Behold, the Goat of God Who Takes Away the Sins of the World!

In the gospel of John, John the Baptist famously describes Jesus as "the lamb of God":
John 1.29
The next day he saw Jesus coming toward him, and said, “Behold, the Lamb of God, who takes away the sin of the world!"
It's a puzzling expression because the animal used in the Day of Atonement rituals (Leviticus 16), the sacrifice to "take away sins," wasn't a lamb but a goat (two goats, actually). If John was trying to describe Jesus as being an atoning sacrifice for sins he should have said, "Behold, the goat of God who takes away the sins of the world!"

So, did John get the animal wrong?

The reference to the "lamb" isn't a reference to atonement (Leviticus 16) but to the Passover, where a lamb was killed and eaten in the Passover meal. To be sure, the Angel of Death passes over Israel when it see the blood of the lamb on the doorposts of Israel. But that Passover blood isn't a sacrifice of atonement that "takes away" sins.

So, again, did John get this wrong, mixing up the Passover with the Day of Atonement?

No, what seems to be going on is an intentional conflation of Passover with the Day of Atonement. As N.T. Wright points out, Israel's original exile in Egypt did not come about as a consequence of Israel's sinfulness. Thus, it's true that atonement wasn't originally a part of the Passover motif.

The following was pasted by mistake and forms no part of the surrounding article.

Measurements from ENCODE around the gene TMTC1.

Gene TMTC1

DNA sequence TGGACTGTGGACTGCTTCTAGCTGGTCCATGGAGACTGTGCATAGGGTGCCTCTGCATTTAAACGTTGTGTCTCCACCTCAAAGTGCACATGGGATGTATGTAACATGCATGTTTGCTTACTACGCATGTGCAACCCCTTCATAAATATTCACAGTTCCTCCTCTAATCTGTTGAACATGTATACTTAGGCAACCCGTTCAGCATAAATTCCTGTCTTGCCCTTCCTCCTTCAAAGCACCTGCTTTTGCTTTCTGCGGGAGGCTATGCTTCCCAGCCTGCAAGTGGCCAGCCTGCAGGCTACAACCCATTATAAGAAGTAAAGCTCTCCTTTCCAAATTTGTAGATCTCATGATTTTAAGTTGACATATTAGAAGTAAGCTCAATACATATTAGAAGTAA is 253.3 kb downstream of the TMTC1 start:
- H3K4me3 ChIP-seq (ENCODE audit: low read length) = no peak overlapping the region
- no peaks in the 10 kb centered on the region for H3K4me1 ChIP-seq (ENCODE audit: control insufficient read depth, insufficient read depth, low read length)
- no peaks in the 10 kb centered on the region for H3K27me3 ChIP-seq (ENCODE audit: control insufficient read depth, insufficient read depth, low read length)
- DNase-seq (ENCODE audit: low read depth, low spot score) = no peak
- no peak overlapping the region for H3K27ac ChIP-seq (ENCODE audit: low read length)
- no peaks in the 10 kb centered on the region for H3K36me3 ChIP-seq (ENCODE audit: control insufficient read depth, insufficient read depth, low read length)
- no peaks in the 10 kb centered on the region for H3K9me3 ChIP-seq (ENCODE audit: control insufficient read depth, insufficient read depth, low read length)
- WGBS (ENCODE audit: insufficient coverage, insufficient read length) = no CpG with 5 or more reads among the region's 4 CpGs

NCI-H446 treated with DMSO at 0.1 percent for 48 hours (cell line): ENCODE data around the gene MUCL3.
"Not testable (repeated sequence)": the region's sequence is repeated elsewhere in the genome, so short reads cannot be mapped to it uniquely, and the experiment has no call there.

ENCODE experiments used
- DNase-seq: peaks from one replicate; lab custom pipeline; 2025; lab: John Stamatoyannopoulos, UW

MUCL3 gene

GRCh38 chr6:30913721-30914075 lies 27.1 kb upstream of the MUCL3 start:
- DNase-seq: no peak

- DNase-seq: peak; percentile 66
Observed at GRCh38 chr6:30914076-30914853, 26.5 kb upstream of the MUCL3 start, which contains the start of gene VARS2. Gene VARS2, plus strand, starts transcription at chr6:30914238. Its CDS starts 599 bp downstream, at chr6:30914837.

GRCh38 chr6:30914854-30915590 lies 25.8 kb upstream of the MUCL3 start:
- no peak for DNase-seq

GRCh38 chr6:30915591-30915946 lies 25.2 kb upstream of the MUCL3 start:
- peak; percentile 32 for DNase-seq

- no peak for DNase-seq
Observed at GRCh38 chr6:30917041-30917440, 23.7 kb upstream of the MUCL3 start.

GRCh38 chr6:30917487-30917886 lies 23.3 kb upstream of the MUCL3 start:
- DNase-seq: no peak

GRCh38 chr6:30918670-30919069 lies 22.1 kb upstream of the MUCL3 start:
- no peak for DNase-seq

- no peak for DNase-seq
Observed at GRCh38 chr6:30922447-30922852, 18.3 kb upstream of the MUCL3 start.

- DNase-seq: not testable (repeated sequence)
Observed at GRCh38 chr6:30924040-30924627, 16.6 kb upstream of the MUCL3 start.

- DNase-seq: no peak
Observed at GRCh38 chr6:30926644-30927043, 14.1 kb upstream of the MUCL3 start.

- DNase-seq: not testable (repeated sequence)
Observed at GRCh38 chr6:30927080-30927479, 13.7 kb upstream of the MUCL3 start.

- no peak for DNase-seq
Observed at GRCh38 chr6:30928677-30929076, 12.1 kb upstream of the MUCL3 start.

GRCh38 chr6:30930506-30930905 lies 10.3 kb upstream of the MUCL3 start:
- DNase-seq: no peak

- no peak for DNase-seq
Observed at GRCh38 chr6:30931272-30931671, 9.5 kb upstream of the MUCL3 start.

However, Israel's subsequent exiles after the Assyrian and Babylonian conquests were a punishment for Israel's sins. Thus, the end of exile, requiring a second Passover with a second Moses, became necessarily tied up with the forgiveness of Israel's sins, Day of Atonement themes.

In short, by the time of Jesus the Passover and the Day of Atonement, while initially separate, had become intimately linked, the end of exile associated with the forgiveness of sins. And there's no better example of that conflation than John surprising you with a lamb instead of a goat:
“Behold, the Lamb of God [Passover], who takes away the sin of the world [Day of Atonement]!"

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